Monday, September 10, 2012

Hamcrest 101

In the beginning was the plain assert statement, which simply checked that a condition was true.
import org.junit.Test;

import static junit.framework.Assert.assertTrue;

public class MyTest {

 @Test
 public void testFirstGeneration( ){
  assertTrue(true == false);
 }
}
But the resulting error message was not good.

junit.framework.AssertionFailedError

So the assert method was overloaded to allow customized error messages to be passed in.
import org.junit.Test;

import static junit.framework.Assert.assertTrue;

public class MyTest {

 @Test
 public void testFirstGeneration( ){
  assertTrue("true does not equal false", true == false);
 }
}
This is not an ideal solution, however, as the error message is hard coded into the assert statement.  The next generation of assert statements solved this problem by generating the proper error message for you.
import org.junit.Test;

import static junit.framework.Assert.assertEquals;

public class MyTest {

 @Test
 public void testSecondGeneration( ){
  assertEquals(true, false);
 }
}
This only presents us with another challenge.  Just by looking at the above assert statement, can you tell which is the expected value and which is the actual value?  Of course the answer is easy if you look at the API or the resulting error message, but that wastes too much time.

java.lang.AssertionError: expected:<true> but was:<false>

And now without further ado let me introduce you to the wonderful world of Hamcrest.
import static org.junit.Assert.assertThat;
import static org.hamcrest.core.Is.is;
import static org.hamcrest.core.IsEqual.equalTo;

import org.junit.Test;

public class MyTest {

 @Test
 public void testThirdGeneration( ){
  assertThat(true, is(equalTo(false)));
 } 
}
Notice that, except for the parenthesis, this code reads the way it behaves.  We're asserting that the actual value is equal to the expected value.  The resulting error message confirms this:

java.lang.AssertionError:
  Expected: is <false>
    got: <true>

Creating Custom Matchers

Suppose you wanted to check if an integer value is the average of an array of integers.

The following shows one way to accomplish this:
import static org.junit.Assert.fail;

public class AssertAverage {

 public static void assertAverageOf(int actual, int[] numbers {
  int sum = 0;

  for(int num:numbers){
   sum = sum + num;
  }

  int average = (sum/numbers.length);

  if(actual != average){
   StringBuilder stringBuilder = new StringBuilder( );
   
   stringBuilder.append("expected: average of <");
   stringBuilder.append(average);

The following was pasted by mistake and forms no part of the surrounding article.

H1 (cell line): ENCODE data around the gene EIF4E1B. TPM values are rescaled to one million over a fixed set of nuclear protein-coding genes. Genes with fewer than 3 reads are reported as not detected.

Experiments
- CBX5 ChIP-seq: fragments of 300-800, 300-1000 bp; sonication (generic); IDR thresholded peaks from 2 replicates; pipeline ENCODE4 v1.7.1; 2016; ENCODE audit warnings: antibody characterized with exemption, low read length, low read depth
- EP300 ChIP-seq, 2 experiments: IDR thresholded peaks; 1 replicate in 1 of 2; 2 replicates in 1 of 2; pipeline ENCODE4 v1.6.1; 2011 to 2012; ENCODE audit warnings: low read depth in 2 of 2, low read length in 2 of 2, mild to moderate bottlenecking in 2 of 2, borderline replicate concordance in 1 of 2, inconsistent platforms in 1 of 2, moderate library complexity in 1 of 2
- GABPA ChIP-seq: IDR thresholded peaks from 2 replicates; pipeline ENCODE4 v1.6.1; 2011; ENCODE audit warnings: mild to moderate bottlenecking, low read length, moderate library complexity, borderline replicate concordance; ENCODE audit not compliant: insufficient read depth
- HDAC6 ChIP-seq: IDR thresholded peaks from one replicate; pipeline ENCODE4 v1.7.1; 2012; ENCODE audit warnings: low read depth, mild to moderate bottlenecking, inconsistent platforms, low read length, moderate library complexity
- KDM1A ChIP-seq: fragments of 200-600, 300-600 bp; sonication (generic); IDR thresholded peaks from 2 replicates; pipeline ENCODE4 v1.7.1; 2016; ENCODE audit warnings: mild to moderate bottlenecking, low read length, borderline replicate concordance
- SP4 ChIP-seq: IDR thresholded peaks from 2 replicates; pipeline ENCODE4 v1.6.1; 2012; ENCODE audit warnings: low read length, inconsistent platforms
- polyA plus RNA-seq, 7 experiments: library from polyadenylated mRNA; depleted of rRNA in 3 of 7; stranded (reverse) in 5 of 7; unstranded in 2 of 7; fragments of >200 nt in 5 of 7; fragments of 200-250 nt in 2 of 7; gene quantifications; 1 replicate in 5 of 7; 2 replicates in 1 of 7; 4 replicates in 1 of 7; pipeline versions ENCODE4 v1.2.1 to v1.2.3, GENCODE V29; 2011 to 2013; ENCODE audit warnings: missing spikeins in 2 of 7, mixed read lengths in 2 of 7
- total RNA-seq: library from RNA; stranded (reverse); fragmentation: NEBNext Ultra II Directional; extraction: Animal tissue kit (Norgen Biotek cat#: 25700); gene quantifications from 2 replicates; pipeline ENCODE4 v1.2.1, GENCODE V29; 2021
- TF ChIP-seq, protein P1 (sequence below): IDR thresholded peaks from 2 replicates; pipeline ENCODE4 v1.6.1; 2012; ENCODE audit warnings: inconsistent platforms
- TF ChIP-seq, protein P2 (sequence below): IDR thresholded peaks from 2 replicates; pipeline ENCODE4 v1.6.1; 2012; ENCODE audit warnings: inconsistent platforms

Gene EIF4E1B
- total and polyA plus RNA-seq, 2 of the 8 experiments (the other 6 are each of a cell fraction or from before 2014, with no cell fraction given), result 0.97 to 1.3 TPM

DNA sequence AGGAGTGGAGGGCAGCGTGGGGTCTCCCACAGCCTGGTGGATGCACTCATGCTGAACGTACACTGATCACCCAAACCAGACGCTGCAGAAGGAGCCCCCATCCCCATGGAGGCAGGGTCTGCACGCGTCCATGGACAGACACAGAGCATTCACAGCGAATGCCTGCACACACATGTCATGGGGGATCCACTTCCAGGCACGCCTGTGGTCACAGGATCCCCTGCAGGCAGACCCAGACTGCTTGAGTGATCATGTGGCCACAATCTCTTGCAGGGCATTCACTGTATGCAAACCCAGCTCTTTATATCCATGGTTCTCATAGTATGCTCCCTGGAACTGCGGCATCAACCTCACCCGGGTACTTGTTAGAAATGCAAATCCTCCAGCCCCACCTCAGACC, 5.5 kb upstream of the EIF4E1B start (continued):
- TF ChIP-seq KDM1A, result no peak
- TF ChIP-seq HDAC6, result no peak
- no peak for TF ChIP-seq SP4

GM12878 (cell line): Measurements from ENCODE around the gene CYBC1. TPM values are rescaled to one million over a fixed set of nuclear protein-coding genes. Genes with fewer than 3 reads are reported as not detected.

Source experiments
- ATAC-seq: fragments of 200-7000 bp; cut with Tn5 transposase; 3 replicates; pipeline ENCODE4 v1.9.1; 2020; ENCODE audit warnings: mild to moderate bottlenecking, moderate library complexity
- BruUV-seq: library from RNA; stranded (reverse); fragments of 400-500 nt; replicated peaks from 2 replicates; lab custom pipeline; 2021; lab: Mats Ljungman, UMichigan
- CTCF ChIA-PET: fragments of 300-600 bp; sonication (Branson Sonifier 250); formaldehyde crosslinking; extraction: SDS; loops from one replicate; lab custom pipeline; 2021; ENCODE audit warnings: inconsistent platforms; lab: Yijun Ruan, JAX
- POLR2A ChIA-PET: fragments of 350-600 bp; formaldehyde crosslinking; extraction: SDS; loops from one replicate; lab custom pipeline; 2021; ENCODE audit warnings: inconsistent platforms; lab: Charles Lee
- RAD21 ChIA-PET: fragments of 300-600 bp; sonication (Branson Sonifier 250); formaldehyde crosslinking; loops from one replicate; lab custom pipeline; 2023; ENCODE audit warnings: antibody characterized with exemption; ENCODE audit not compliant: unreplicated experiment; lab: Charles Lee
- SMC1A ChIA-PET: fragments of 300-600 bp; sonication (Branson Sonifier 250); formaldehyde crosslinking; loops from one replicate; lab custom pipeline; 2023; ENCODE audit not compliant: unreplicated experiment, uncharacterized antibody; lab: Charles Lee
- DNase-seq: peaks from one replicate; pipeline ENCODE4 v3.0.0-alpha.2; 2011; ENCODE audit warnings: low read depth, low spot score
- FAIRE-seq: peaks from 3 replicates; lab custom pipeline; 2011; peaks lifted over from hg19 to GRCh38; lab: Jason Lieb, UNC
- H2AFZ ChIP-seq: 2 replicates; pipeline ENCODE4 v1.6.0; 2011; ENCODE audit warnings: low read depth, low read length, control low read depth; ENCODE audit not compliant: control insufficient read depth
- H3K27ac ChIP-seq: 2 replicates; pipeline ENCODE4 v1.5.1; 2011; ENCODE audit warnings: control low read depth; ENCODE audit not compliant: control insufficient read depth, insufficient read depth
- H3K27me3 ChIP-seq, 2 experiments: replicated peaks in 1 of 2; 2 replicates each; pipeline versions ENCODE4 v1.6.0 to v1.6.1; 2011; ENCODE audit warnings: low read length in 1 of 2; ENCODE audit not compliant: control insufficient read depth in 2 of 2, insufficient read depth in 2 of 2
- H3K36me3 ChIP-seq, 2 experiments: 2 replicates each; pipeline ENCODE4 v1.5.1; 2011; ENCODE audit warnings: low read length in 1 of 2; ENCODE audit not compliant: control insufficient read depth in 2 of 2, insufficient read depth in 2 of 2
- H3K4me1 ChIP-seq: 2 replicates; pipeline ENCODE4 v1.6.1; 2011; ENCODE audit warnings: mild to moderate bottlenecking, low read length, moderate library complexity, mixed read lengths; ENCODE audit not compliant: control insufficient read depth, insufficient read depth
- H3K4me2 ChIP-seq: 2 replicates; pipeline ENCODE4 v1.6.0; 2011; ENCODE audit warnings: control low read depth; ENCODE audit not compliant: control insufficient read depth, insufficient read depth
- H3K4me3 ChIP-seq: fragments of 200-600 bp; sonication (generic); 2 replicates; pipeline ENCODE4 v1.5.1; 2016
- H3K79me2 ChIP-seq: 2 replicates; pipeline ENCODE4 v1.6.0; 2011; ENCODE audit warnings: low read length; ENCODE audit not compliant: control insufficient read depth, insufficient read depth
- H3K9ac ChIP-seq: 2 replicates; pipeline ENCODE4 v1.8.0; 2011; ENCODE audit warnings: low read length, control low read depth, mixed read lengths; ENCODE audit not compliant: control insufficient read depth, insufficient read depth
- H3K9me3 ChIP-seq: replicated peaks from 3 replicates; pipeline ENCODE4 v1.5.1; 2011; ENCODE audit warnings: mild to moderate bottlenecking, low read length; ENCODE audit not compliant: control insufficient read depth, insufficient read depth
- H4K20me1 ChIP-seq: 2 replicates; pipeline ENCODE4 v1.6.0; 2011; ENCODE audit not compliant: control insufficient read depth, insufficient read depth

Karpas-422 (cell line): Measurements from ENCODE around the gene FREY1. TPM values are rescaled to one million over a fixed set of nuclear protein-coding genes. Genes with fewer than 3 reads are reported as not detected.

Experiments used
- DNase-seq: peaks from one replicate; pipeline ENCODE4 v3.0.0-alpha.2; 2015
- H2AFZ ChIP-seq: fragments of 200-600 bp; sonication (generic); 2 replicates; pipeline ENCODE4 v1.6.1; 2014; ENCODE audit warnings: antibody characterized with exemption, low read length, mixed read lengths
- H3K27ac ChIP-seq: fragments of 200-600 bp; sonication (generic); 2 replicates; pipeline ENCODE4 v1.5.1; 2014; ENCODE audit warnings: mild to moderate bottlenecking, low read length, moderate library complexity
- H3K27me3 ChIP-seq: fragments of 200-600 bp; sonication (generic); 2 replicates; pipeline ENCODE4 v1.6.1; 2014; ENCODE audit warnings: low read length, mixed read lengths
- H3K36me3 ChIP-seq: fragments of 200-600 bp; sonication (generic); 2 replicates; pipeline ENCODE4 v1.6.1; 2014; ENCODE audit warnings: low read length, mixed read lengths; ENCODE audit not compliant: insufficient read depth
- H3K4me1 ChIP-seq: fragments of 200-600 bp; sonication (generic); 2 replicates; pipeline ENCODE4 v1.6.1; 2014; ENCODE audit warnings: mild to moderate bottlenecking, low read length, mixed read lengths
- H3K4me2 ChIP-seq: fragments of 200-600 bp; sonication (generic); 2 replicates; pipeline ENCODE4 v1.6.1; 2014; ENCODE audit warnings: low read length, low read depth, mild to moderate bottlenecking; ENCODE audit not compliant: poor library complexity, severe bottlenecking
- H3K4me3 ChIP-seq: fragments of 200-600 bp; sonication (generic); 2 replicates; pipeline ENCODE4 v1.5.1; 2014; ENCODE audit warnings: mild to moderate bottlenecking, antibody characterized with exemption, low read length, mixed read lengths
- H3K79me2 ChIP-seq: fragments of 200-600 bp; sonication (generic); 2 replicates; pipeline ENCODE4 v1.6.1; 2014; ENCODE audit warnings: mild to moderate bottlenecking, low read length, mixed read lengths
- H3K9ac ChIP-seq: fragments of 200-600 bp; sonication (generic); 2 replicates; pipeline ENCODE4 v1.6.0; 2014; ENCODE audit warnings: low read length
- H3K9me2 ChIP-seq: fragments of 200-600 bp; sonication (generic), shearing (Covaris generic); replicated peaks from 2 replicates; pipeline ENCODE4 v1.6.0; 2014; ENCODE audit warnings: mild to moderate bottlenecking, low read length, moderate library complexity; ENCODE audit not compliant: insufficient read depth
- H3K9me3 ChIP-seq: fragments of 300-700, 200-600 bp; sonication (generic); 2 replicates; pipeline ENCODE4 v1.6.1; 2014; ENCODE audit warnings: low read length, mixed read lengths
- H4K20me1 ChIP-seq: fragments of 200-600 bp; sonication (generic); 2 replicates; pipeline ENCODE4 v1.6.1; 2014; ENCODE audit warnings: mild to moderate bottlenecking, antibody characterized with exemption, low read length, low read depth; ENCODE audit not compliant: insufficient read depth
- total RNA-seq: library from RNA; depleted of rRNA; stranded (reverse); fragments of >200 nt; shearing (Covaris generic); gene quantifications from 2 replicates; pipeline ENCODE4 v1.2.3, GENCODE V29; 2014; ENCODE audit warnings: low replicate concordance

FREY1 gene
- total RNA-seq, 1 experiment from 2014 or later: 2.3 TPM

stringBuilder.append("> but was <");
   stringBuilder.append(actual);
   stringBuilder.append(">");
   
   fail(stringBuilder.toString( ));
  }
 }
}
And here's how it would look in a unit test:
import org.junit.Test;
import static  MyPackage.AssertAverage.assertAverageOf;

public class MyClass {
 
 @Test
 public void testAssertAverage_good( ){
  assertAverageOf(5, new int[] {1,2,3,4,5,6,7,8,9});
 }

 @Test
 public void testAssertAverage_bad( ){
  assertAverageOf(0, new int[] {1,2,3,4,5,6,7,8,9});
 }
}
Now let's see what our custom assert method would look like in Hamcrest.  assertThat expects a Matcher type.  Matcher is an interface, but according to the JavaDoc we are told not to implement it.  Instead we are instructed to extend from BaseMatcher.  Unfortunately, BaseMatcher is a Generic type and we only want to accept Integers.  Therefore we need an upper bound on the type.
public class AverageOf<I extends Integer> extends BaseMatcher<I> {
Because BaseMatcher is an abstract class, we are forced to implement two methods: matches and describeTo.  matches is where the actual testing takes place. The describeTo method details what gets displayed on the expected line.  Here's how they look for our custom class:
 public boolean matches(Object obj) {
  if(obj instanceof Integer){
   int expected = ((Integer)obj).intValue();
   return expected == average;    
  }
  
  return false;  
 }

 public void describeTo(Description description) {
  description.appendText("average of " + average);
 }   
The only thing left now is to implement the averageOf method.
 private int average;

 public static <I extends Integer> Matcher<I> averageOf(I[] numbers) {
  int sum = 0;
  
  for(int number:numbers){
   sum = sum + number;
  }
 
  Matcher matcher = new AverageOf( );
  
  ((AverageOf)matcher).average = sum/numbers.length;
  
  return matcher;
 }
Most of the examples that I've looked at include both the method and a constructor.  In my opinion, this is unnecessary as it just clutters up the resulting assert statement.  Consider how messy the following looks...
Integer[] numbers = {1, 2, 3, 4, 5, 6, 7, 8, 9};
assertThat(5, is(new AverageOf<Integer>(numbers)));
...when compared to...
Integer[] numbers = {1, 2, 3, 4, 5, 6, 7, 8, 9};
assertThat(5, is(averageOf(numbers));
This article was inspired by the Hamcrest entry on Wikipedia.

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